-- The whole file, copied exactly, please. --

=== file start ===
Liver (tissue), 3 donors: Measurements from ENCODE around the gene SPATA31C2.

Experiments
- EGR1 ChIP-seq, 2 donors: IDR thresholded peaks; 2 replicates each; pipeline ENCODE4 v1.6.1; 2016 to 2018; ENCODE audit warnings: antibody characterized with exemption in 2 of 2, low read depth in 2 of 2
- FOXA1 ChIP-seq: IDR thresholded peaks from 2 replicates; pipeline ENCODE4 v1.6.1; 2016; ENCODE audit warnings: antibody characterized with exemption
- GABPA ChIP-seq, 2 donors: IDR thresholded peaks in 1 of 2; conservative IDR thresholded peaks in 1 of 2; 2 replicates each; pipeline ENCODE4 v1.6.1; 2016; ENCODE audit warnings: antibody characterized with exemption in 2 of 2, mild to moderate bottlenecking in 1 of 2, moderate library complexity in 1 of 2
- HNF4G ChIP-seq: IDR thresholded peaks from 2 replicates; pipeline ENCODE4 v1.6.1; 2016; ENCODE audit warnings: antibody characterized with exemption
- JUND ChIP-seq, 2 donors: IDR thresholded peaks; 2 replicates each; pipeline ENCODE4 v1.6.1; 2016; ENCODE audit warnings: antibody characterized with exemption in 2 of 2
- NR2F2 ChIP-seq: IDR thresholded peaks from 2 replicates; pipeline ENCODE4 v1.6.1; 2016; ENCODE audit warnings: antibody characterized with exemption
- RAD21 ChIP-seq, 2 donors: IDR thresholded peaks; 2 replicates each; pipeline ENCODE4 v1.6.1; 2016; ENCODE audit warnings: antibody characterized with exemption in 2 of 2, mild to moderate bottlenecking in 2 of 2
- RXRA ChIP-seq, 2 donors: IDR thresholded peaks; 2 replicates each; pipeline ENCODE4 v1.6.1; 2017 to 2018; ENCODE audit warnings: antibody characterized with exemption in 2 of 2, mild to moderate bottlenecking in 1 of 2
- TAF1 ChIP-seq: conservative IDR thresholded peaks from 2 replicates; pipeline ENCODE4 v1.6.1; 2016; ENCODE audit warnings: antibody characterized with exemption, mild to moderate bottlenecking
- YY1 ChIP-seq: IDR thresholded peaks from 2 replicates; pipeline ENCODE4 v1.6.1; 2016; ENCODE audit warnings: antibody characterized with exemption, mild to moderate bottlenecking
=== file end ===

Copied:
Liver (tissue), 3 donors: Measurements from ENCODE around the gene SPATA31C2.

Experiments
- EGR1 ChIP-seq, 2 donors: IDR thresholded peaks; 2 replicates each; pipeline ENCODE4 v1.6.1; 2016 to 2018; ENCODE audit warnings: antibody characterized with exemption in 2 of 2, low read depth in 2 of 2
- FOXA1 ChIP-seq: IDR thresholded peaks from 2 replicates; pipeline ENCODE4 v1.6.1; 2016; ENCODE audit warnings: antibody characterized with exemption
- GABPA ChIP-seq, 2 donors: IDR thresholded peaks in 1 of 2; conservative IDR thresholded peaks in 1 of 2; 2 replicates each; pipeline ENCODE4 v1.6.1; 2016; ENCODE audit warnings: antibody characterized with exemption in 2 of 2, mild to moderate bottlenecking in 1 of 2, moderate library complexity in 1 of 2
- HNF4G ChIP-seq: IDR thresholded peaks from 2 replicates; pipeline ENCODE4 v1.6.1; 2016; ENCODE audit warnings: antibody characterized with exemption
- JUND ChIP-seq, 2 donors: IDR thresholded peaks; 2 replicates each; pipeline ENCODE4 v1.6.1; 2016; ENCODE audit warnings: antibody characterized with exemption in 2 of 2
- NR2F2 ChIP-seq: IDR thresholded peaks from 2 replicates; pipeline ENCODE4 v1.6.1; 2016; ENCODE audit warnings: antibody characterized with exemption
- RAD21 ChIP-seq, 2 donors: IDR thresholded peaks; 2 replicates each; pipeline ENCODE4 v1.6.1; 2016; ENCODE audit warnings: antibody characterized with exemption in 2 of 2, mild to moderate bottlenecking in 2 of 2
- RXRA ChIP-seq, 2 donors: IDR thresholded peaks; 2 replicates each; pipeline ENCODE4 v1.6.1; 2017 to 2018; ENCODE audit warnings: antibody characterized with exemption in 2 of 2, mild to moderate bottlenecking in 1 of 2
- TAF1 ChIP-seq: conservative IDR thresholded peaks from 2 replicates; pipeline ENCODE4 v1.6.1; 2016; ENCODE audit warnings: antibody characterized with exemption, mild to moderate bottlenecking
- YY1 ChIP-seq: IDR thresholded peaks from 2 replicates; pipeline ENCODE4 v1.6.1; 2016; ENCODE audit warnings: antibody characterized with exemption, mild to moderate bottlenecking